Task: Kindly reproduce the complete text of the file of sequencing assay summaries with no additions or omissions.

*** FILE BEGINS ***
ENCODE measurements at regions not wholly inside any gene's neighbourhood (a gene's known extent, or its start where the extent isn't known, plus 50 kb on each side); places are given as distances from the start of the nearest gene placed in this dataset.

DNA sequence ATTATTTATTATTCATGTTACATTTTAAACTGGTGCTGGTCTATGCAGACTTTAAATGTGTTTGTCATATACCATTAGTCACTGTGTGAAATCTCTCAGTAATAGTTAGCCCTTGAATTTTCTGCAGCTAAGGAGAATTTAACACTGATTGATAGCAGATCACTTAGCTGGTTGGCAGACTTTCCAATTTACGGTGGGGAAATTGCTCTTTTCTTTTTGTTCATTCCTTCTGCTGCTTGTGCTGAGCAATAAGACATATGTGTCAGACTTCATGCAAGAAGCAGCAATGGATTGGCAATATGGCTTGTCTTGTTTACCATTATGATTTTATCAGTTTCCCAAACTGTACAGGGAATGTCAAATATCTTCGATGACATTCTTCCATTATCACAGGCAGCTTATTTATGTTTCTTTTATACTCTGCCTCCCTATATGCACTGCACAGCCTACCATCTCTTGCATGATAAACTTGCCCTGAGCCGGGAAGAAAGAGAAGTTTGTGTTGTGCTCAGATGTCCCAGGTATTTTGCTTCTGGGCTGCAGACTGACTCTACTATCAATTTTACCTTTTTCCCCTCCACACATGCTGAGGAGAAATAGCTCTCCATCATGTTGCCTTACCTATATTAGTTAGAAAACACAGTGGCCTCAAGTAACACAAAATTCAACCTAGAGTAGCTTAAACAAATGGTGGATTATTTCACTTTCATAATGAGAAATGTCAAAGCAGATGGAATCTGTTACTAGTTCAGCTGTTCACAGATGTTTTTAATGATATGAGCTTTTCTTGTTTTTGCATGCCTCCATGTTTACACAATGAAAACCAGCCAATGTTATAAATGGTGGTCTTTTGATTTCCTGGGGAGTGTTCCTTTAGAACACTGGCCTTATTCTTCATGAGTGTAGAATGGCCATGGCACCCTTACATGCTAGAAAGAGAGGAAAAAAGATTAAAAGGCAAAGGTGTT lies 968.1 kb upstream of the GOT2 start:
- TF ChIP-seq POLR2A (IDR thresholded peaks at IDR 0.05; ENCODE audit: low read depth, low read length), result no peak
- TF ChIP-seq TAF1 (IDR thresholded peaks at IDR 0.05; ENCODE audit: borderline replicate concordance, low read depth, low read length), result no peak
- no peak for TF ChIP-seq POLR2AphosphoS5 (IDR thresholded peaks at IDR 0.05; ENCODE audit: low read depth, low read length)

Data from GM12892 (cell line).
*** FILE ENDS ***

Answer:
ENCODE measurements at regions not wholly inside any gene's neighbourhood (a gene's known extent, or its start where the extent isn't known, plus 50 kb on each side); places are given as distances from the start of the nearest gene placed in this dataset.

DNA sequence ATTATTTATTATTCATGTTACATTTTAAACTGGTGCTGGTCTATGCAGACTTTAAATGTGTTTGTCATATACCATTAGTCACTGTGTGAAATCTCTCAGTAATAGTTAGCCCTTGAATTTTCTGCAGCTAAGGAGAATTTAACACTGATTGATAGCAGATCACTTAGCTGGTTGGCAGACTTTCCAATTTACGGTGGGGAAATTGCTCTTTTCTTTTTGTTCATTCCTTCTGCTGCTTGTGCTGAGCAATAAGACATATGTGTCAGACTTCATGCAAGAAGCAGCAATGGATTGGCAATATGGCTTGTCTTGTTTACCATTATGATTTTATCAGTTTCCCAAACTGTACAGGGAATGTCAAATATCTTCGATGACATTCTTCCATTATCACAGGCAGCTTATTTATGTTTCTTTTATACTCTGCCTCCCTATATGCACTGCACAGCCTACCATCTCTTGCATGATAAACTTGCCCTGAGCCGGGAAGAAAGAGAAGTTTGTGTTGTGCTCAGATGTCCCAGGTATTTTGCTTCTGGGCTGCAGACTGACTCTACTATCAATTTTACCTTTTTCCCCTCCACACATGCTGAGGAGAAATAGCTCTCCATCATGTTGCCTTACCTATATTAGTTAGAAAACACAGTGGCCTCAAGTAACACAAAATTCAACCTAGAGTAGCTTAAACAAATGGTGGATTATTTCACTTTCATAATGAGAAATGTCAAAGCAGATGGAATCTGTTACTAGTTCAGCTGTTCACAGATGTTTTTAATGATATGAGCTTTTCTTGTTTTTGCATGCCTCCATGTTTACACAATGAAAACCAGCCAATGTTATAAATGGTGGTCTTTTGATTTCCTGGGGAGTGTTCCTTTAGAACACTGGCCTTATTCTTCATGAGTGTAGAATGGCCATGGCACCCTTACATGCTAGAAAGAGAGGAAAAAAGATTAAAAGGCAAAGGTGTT lies 968.1 kb upstream of the GOT2 start:
- TF ChIP-seq POLR2A (IDR thresholded peaks at IDR 0.05; ENCODE audit: low read depth, low read length), result no peak
- TF ChIP-seq TAF1 (IDR thresholded peaks at IDR 0.05; ENCODE audit: borderline replicate concordance, low read depth, low read length), result no peak
- no peak for TF ChIP-seq POLR2AphosphoS5 (IDR thresholded peaks at IDR 0.05; ENCODE audit: low read depth, low read length)

Data from GM12892 (cell line).